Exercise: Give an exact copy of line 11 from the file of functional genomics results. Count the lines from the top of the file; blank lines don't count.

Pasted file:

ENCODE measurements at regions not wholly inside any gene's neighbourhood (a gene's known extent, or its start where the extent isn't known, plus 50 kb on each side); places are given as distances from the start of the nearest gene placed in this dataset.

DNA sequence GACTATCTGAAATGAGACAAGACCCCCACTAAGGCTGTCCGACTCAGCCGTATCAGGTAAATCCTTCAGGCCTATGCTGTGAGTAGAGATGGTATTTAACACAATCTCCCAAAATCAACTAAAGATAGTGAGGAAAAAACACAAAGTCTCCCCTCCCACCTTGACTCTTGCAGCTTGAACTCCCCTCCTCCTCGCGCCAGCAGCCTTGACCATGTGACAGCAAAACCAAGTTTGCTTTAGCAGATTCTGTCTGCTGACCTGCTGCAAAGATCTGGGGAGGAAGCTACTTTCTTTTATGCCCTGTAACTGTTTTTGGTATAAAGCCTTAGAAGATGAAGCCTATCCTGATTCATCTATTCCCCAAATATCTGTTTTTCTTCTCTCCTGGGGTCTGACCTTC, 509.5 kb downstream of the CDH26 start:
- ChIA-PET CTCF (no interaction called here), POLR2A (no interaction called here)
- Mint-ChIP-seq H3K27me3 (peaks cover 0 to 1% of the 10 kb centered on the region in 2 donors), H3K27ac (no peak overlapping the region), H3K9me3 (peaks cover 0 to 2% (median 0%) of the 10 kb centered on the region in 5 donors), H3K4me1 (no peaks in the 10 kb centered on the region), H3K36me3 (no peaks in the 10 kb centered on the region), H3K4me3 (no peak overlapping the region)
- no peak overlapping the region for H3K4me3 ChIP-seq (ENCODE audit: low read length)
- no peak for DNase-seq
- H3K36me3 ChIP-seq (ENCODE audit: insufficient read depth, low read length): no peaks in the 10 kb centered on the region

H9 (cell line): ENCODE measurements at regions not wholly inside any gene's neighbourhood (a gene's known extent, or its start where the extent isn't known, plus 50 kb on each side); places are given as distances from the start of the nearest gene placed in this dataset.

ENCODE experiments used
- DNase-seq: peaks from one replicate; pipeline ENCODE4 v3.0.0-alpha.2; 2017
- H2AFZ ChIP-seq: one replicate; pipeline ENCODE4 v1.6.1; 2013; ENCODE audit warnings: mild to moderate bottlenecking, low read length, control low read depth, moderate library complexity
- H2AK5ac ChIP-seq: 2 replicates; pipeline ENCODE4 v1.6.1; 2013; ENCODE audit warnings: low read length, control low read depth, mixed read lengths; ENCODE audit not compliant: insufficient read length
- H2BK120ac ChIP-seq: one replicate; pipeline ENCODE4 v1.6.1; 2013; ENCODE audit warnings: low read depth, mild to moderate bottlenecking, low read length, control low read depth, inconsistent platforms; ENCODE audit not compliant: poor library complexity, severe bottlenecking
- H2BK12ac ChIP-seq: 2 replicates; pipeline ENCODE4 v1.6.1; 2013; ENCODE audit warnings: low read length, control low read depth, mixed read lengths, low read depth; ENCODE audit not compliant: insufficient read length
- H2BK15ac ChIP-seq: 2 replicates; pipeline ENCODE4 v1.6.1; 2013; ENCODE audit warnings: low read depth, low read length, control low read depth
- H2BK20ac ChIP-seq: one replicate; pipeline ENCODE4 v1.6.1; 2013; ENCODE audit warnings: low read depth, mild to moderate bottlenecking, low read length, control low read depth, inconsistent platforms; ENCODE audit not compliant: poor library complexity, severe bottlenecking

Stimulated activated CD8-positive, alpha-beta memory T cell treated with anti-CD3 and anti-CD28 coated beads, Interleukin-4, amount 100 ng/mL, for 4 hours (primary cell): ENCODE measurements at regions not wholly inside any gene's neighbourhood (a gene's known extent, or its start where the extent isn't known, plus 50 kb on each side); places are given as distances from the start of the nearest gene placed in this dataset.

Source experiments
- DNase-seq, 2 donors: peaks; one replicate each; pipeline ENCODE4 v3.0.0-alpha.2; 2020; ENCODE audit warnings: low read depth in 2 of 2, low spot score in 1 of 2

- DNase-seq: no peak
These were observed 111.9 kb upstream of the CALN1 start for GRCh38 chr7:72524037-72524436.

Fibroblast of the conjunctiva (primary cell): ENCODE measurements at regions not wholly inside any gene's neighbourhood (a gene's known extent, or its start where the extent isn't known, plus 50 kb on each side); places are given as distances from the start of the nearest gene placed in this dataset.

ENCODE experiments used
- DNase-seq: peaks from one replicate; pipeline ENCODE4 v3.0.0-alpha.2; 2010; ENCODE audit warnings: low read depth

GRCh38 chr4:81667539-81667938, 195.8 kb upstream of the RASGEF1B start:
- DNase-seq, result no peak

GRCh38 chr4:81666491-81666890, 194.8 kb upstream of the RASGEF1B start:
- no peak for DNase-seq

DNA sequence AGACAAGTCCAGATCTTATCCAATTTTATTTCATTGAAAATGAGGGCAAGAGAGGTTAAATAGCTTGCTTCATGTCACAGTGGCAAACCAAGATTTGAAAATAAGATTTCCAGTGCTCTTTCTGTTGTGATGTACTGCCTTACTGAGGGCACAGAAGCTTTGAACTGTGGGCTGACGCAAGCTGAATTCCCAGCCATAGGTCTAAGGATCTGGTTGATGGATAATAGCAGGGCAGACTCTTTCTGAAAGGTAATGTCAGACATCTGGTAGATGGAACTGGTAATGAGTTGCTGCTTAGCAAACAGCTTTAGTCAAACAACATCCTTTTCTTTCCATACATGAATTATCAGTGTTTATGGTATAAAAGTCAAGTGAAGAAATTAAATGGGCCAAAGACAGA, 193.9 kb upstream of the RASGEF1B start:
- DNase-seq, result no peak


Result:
- H2AFZ ChIP-seq: one replicate; pipeline ENCODE4 v1.6.1; 2013; ENCODE audit warnings: mild to moderate bottlenecking, low read length, control low read depth, moderate library complexity